The wedding of the Tsarevich Nicholas Alexandrovich and Princess Alix of Hesse and by Rhine was originally planned for April 1895, following their engagement at Coburg in April 1894, and was to include a week of public celebrations in St Petersburg, with all of the pomp attaching to a State occasion.  The death of Emperor Alexander III at Livadia on 20 October (O.S.) 1894 meant a change in both the date and the nature of the ceremony.  Thrust onto the throne at the age of just twenty-six and aware that he was ill-prepared, the new Emperor Nicholas II insisted on being married as soon as possible; his fiancée was the only person who gave him confidence, and he yearned for the closeness that marriage would afford them.  His first wish was to marry at Livadia before his father’s funeral, ‘while Papa is still under this roof’.  His mother was amenable to the idea, but his influential uncles insisted that the wedding of an Emperor was too important an event for the nation and that it must happen in St Petersburg; their view prevailed.

Nicholas and Alexandra were married on 14 November (O.S.), a week after Alexander III’s funeral, the date chosen because it was the Dowager Empress’ birthday, which meat that Court mourning could be relaxed.  Maria Feodorovna helped dress Alexandra for the ceremony, and together they drove to the Winter Palace and proceeded to the chapel, where the Emperor waited in his Hussar uniform.  They each held a lighted candle as they became husband and wife, the precise moment depicted in Tuxen’s well-known painting (illustrated).  Alix wrote to her sister ‘One day in deepest mourning lamenting a beloved one, the next in smartest clothes being married.  There cannot be a greater contrast, but it drew us more together, if possible…. Such was my entry into Russia’.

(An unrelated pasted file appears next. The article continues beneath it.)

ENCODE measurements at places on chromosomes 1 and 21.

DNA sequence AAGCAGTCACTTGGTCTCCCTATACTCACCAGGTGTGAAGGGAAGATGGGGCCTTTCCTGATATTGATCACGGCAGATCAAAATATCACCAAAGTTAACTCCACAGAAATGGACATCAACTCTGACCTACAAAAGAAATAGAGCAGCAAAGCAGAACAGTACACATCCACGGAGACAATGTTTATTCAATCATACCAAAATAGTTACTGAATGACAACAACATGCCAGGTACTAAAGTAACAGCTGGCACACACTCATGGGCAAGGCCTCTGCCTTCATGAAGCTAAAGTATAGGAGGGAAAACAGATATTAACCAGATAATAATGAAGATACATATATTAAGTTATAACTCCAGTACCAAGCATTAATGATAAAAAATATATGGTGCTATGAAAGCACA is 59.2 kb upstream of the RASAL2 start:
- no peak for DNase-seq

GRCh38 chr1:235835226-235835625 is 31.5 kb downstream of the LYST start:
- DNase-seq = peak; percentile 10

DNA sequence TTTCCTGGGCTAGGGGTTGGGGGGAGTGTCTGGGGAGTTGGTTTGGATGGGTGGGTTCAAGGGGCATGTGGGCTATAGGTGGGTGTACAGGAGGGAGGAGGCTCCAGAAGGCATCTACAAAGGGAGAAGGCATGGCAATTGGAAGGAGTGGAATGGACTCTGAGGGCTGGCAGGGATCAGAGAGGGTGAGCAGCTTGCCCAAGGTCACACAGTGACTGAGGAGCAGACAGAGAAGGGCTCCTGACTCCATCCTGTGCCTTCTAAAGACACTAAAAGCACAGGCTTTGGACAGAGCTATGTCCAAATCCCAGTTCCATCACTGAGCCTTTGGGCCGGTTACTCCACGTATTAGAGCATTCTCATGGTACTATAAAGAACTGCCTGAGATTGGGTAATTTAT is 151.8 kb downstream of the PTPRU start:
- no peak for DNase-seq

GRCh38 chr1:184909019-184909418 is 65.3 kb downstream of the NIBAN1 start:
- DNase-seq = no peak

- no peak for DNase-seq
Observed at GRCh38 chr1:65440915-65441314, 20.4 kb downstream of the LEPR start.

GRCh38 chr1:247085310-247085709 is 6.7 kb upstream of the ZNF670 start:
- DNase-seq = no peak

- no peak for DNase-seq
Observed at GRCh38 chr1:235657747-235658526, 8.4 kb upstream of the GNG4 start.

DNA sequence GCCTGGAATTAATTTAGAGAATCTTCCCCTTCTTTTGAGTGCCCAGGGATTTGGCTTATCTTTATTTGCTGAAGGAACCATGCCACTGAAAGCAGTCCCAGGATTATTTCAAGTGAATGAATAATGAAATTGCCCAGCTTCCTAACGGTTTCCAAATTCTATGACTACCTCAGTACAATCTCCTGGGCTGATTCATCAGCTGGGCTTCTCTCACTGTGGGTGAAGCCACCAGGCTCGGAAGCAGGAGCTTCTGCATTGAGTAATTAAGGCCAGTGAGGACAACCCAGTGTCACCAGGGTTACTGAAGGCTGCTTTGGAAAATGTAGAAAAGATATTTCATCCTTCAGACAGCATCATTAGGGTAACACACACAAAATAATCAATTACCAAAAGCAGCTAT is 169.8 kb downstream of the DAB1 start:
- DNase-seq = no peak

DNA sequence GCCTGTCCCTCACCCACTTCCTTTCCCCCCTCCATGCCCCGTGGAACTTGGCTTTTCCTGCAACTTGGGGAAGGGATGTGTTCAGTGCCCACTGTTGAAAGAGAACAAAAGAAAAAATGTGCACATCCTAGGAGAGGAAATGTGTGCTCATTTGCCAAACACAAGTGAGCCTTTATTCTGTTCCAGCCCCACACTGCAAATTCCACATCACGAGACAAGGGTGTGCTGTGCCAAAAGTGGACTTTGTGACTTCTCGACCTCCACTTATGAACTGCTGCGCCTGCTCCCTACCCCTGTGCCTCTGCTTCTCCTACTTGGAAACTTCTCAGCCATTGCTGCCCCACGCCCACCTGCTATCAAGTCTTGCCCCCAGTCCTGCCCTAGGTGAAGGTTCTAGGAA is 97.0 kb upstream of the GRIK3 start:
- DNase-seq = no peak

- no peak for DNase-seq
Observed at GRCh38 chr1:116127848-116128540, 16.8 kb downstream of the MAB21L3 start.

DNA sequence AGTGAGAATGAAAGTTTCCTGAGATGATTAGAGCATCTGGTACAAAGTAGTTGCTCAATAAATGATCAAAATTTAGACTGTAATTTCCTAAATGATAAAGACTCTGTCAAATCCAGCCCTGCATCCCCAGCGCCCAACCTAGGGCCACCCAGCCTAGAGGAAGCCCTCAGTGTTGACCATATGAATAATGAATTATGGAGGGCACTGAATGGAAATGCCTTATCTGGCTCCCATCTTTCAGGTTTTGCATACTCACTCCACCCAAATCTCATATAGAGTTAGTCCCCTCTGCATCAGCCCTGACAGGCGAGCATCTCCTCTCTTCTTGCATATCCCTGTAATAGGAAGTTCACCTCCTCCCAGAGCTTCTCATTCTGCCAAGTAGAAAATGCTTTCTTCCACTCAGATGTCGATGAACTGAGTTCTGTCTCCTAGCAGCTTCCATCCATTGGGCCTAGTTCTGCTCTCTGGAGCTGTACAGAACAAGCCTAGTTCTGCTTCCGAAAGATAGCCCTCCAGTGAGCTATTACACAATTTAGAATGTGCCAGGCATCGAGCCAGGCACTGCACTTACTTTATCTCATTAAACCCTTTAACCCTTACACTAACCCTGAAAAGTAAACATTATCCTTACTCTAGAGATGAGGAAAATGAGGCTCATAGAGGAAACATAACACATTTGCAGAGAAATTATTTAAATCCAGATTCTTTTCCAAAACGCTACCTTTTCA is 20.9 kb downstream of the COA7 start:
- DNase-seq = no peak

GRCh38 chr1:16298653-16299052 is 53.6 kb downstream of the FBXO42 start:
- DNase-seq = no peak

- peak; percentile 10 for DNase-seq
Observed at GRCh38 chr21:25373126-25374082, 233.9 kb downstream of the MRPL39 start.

Wedding gifts were sent from throughout the Empire and abroad, many from municipal governments.  The more bespoke and elaborate of these would have been put into production as soon as the engagement was announced.  Moving the wedding forward by five months necessitated a scramble for craftsmen in manufacturing centres across Russia to finish their work.  It is unknown when the present lot reached St Petersburg, but it would not have been completed in time for the wedding.  Officials in Kostroma may have felt a special pressure to give an incredible gift, as the city considered itself the birthplace of the Romanov dynasty.  Michael Romanov was there when he was elected Tsar in 1613.  When he left for Moscow to be crowned, he took with him a copy of the Feodorovskaya Icon of the Mother of God, a gift from his mother.  Thus the icon became the patron icon of the family, and Kostroma officials chose it as the subject of their gift. 

Another wedding icon was given to the Imperial couple by the bride’s sister, Grand Duchess Elizabeth Feodorovna, a triptych of Our Lady of Kazan flanked by Saints Nicholas and Alexandra, which she purchased from Fabergé, now in the Fabergé Museum in St Petersburg (illustrated, V. Voronchenko, ed., Fabergé: Treasures of Imperial Russia, Fabergé Museum, St Petersburg, New York, 2017, p. 276-277).

The Savelev firm of silversmiths was founded in Kostroma by Vasili Savelev in 1849.  He was later joined by his son Alexander, and they are recorded as working together until 1893, when the elder silversmith either died or retired.  Alexander apparently then brought his brother into the business, which became Savelev Brothers, though the brother’s identity is not recorded.  The brother may not have been a silversmith himself, as there is no record of him having registered a hallmark.  Throughout its existence, the firm specialised in the manufacture of icon oklads and was therefore a natural choice for commissioning by the city leaders of the wedding icon for the new Emperor and his bride.  The firm was never very large, and Savelev works remain rare on the international market.  A Savelev icon sold, Sotheby’s New York, 16-17 April 2007, lot 232; another was offered, Wannenes Genoa, 10-11 November 2014, lot 357.  The Postnikova-Losseva entry for the firm does not mention any works in enamel; as the workshop was not extensive, it is unlikely they had in-house enamellers and therefore probably outsourced the extensive and very accomplished enamel work on the present icon.        

Russian Works of Art, Fabergé & Icons